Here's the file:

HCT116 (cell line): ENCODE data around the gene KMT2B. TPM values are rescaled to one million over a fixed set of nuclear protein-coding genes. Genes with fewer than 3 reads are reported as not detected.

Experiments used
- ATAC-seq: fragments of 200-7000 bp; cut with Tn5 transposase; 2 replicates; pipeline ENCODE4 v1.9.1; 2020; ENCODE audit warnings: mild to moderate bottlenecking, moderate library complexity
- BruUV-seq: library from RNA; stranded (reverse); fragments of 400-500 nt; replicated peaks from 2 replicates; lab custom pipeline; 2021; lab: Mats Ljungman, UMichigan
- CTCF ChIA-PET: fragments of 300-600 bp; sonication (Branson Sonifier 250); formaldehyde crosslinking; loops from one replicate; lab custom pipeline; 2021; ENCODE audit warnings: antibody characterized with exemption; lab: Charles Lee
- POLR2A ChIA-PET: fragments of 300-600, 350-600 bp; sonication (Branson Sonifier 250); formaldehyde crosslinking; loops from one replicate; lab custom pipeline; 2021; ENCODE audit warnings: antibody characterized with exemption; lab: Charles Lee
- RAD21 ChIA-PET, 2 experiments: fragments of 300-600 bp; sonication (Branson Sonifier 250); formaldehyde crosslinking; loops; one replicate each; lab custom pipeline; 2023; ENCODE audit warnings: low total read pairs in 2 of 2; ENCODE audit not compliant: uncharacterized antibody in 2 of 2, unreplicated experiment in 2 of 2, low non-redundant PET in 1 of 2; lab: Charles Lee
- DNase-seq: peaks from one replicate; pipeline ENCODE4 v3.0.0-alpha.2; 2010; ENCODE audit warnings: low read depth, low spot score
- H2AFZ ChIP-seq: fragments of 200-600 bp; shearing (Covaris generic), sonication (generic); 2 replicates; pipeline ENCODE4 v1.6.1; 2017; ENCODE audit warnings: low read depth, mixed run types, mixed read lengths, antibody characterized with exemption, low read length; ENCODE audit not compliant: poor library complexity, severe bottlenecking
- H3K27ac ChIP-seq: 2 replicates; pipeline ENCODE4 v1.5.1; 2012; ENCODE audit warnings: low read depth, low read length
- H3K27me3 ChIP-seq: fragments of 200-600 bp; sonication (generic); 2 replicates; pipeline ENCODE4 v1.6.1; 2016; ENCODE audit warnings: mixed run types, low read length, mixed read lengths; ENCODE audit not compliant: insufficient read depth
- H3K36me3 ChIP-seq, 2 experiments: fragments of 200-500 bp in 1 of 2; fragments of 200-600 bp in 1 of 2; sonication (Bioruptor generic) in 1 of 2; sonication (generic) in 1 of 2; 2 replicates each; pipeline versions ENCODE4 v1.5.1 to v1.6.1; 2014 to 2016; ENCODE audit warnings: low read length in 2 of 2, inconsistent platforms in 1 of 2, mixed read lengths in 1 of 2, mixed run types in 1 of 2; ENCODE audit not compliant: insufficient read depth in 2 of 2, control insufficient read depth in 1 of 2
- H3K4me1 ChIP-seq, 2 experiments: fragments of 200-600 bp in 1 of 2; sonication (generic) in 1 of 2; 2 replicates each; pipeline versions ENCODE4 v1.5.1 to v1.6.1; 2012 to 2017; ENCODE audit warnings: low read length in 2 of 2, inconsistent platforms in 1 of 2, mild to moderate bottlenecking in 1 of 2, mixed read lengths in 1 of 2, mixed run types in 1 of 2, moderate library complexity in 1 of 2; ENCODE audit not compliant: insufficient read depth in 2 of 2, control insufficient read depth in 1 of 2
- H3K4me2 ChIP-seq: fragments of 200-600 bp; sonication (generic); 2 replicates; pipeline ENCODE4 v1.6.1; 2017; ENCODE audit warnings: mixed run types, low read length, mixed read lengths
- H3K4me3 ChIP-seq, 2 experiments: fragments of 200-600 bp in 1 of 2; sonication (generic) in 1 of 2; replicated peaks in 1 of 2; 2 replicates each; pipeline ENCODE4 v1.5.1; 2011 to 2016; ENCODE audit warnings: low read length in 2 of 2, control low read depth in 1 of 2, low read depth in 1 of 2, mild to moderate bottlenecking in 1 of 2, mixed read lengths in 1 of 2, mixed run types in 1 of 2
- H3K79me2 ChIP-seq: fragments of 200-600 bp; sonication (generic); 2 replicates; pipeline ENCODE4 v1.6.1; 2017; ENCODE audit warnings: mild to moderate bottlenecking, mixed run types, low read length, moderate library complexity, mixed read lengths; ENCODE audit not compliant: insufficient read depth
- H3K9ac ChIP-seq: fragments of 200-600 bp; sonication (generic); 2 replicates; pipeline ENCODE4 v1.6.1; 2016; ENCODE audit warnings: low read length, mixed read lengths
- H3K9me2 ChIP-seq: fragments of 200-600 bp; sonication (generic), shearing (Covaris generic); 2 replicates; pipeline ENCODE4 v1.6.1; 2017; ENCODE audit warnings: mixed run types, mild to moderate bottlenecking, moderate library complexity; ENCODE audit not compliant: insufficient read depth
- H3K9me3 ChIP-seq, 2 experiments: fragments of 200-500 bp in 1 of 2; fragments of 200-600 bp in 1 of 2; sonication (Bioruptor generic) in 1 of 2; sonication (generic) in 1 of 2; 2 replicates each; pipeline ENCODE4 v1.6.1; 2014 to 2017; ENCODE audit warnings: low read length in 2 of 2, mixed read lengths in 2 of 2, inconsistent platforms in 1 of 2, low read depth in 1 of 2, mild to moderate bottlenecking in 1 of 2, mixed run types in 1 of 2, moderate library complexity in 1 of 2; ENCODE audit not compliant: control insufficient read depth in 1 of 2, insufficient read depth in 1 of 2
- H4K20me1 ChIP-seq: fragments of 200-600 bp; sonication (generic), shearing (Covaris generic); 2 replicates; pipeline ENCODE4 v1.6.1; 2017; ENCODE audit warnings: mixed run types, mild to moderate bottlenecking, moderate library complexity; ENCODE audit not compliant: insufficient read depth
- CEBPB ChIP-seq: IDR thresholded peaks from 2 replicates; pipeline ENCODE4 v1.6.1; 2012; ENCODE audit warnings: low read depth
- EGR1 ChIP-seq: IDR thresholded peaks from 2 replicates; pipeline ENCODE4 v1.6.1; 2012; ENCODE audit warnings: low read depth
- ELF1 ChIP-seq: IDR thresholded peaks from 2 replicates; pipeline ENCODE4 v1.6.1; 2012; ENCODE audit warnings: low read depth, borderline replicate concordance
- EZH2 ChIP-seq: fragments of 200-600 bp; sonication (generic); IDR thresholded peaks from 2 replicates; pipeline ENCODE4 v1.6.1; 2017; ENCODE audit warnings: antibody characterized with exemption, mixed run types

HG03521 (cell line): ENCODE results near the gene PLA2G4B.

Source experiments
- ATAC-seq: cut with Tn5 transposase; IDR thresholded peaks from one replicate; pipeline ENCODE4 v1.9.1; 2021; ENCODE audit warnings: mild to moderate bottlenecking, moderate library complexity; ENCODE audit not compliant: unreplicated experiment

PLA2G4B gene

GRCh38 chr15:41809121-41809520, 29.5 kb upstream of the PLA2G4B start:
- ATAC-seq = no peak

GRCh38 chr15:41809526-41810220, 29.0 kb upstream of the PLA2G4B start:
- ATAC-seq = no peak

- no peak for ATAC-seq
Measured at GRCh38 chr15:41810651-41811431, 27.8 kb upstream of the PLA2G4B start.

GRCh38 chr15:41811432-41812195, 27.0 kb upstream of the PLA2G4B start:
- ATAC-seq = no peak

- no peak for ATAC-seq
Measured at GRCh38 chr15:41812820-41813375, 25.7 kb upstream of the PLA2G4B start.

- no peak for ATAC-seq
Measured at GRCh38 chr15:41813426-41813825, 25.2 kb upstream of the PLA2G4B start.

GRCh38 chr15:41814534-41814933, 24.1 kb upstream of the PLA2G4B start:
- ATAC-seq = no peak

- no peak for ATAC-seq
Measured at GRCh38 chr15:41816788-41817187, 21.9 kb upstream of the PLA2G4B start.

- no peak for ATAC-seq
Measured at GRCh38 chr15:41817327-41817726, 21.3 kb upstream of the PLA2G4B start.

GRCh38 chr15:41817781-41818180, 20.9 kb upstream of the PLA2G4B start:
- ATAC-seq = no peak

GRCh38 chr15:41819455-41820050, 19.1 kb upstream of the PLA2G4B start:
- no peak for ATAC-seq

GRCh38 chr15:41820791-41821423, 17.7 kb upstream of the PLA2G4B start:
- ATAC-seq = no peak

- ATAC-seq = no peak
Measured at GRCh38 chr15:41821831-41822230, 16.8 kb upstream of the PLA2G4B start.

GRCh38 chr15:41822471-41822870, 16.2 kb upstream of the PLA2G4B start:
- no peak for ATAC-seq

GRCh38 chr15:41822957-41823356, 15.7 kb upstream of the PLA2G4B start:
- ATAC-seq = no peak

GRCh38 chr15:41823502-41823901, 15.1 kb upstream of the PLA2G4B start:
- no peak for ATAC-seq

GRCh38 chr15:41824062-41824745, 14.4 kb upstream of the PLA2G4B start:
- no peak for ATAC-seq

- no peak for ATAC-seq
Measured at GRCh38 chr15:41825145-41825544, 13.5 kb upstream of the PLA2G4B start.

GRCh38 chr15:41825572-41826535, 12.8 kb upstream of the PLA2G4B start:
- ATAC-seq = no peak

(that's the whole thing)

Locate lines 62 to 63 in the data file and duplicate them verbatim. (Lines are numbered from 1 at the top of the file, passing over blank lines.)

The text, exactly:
- no peak for ATAC-seq

- no peak for ATAC-seq